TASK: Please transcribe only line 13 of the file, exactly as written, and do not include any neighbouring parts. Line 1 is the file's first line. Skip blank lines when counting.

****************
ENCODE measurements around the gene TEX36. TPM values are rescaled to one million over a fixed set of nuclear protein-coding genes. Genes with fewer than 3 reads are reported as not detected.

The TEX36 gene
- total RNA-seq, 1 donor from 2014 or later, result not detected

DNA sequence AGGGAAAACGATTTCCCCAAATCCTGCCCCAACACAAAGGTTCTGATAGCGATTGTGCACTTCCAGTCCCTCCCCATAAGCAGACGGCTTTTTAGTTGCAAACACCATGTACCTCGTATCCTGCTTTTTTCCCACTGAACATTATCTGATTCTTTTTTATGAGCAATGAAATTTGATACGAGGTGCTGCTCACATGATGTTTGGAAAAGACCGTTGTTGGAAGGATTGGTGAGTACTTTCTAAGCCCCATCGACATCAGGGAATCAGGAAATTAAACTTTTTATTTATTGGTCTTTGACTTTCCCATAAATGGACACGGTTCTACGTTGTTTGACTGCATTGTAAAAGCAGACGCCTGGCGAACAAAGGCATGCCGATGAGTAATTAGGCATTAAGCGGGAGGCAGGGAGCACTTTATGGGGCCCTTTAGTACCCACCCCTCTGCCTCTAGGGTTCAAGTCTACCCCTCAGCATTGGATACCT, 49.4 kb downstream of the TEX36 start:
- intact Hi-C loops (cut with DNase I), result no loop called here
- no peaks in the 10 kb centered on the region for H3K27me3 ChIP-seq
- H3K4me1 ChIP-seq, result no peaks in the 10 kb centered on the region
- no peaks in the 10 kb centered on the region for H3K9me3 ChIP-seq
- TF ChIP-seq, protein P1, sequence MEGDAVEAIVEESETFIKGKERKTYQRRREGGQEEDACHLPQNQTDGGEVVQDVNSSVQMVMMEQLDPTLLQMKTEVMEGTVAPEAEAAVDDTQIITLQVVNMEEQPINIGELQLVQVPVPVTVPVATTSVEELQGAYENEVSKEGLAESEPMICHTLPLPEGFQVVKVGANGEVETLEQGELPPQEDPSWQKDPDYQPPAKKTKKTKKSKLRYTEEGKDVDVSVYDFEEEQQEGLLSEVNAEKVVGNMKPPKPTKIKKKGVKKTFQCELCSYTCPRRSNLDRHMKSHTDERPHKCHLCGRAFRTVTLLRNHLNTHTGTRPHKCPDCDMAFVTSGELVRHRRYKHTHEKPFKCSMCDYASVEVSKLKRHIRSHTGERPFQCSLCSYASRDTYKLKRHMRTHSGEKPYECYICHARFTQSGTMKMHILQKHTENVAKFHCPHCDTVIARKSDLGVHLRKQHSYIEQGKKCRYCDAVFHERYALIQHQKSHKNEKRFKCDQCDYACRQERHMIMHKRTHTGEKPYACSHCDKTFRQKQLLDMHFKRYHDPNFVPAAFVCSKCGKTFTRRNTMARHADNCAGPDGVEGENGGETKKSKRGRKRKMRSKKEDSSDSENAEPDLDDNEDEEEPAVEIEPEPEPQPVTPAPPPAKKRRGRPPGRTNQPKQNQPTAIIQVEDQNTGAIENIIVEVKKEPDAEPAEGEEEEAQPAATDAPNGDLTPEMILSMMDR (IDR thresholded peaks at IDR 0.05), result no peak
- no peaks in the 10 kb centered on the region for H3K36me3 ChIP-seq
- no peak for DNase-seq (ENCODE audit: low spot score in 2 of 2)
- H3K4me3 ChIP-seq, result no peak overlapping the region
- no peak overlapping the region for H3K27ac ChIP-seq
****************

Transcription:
- no peak overlapping the region for H3K27ac ChIP-seq